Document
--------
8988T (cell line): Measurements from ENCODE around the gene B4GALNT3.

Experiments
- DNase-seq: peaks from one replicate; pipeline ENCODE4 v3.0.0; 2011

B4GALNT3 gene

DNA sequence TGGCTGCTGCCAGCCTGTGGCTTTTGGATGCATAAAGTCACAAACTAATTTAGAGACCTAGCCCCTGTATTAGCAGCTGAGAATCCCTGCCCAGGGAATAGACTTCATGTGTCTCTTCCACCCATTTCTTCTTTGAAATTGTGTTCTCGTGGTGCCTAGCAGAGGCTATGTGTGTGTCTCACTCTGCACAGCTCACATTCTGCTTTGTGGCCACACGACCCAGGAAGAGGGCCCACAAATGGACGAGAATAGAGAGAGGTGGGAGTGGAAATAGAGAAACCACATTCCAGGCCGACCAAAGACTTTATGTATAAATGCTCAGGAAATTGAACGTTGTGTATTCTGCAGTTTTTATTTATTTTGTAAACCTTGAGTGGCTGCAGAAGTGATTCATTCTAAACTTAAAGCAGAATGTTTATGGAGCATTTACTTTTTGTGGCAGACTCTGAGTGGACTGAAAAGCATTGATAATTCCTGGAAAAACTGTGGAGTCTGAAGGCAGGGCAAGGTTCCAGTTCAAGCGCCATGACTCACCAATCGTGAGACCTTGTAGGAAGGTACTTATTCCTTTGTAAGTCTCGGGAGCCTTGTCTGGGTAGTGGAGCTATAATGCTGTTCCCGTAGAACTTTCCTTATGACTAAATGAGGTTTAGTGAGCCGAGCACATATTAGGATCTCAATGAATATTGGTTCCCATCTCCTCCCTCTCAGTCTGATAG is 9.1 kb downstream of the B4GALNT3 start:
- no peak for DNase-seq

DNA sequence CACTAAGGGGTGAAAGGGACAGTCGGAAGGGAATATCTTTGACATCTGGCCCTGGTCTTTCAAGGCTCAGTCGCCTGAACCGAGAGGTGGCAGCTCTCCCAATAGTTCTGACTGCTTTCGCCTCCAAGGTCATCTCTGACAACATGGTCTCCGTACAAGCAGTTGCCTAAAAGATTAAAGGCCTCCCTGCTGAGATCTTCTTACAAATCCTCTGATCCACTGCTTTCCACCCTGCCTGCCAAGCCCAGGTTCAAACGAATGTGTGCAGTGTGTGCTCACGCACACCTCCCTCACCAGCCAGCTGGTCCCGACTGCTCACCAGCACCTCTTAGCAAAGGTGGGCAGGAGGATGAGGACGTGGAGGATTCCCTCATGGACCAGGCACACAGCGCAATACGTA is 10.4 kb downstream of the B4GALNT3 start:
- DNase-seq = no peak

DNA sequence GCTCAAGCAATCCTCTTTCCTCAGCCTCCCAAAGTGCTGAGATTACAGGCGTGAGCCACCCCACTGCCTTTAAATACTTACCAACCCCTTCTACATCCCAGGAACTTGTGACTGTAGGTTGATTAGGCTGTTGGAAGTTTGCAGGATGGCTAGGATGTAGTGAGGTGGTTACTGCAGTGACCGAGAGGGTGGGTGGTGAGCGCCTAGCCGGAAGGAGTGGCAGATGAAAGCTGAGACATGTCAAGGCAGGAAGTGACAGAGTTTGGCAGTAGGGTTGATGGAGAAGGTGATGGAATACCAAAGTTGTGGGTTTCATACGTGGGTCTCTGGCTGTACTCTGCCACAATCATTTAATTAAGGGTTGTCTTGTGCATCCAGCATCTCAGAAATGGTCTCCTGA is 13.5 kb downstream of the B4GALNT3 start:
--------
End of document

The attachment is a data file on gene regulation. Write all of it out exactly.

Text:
8988T (cell line): Measurements from ENCODE around the gene B4GALNT3.

Experiments
- DNase-seq: peaks from one replicate; pipeline ENCODE4 v3.0.0; 2011

B4GALNT3 gene

DNA sequence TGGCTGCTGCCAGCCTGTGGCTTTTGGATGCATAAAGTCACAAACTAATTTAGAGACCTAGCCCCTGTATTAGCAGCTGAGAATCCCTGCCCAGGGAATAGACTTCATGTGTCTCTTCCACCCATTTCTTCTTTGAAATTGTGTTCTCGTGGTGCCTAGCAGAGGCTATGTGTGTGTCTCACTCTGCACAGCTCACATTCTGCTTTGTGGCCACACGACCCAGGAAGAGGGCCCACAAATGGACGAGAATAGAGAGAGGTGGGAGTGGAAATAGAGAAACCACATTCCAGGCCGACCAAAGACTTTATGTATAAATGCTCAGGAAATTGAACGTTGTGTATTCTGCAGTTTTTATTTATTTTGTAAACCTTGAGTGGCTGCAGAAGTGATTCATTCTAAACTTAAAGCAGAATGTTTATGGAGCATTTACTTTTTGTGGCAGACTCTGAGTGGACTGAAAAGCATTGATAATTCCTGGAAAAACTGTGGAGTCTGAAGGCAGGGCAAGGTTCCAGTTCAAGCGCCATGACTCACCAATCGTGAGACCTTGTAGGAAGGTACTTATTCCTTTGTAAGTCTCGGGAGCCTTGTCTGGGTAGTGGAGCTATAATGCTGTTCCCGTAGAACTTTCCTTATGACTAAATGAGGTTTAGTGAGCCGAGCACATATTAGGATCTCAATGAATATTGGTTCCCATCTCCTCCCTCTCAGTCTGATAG is 9.1 kb downstream of the B4GALNT3 start:
- no peak for DNase-seq

DNA sequence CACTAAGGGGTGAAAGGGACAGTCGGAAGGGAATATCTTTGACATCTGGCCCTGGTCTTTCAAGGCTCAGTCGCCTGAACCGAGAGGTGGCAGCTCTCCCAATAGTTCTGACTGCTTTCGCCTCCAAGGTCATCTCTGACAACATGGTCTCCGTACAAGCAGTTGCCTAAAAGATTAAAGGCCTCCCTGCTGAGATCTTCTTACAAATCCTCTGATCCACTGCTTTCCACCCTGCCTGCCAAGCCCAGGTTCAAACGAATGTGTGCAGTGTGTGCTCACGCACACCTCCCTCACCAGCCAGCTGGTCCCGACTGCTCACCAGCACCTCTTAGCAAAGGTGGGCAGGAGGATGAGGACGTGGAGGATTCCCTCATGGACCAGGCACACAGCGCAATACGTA is 10.4 kb downstream of the B4GALNT3 start:
- DNase-seq = no peak

DNA sequence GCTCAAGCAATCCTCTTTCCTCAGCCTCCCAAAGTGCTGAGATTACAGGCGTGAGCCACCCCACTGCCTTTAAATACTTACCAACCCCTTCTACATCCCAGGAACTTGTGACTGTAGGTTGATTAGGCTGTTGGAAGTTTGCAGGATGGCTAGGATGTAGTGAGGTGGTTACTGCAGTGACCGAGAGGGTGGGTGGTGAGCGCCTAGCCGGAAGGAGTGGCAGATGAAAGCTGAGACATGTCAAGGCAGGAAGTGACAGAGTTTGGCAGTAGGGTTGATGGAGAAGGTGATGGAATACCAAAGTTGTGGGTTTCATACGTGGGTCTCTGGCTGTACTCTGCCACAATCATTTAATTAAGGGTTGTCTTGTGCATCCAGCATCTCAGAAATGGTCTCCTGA is 13.5 kb downstream of the B4GALNT3 start: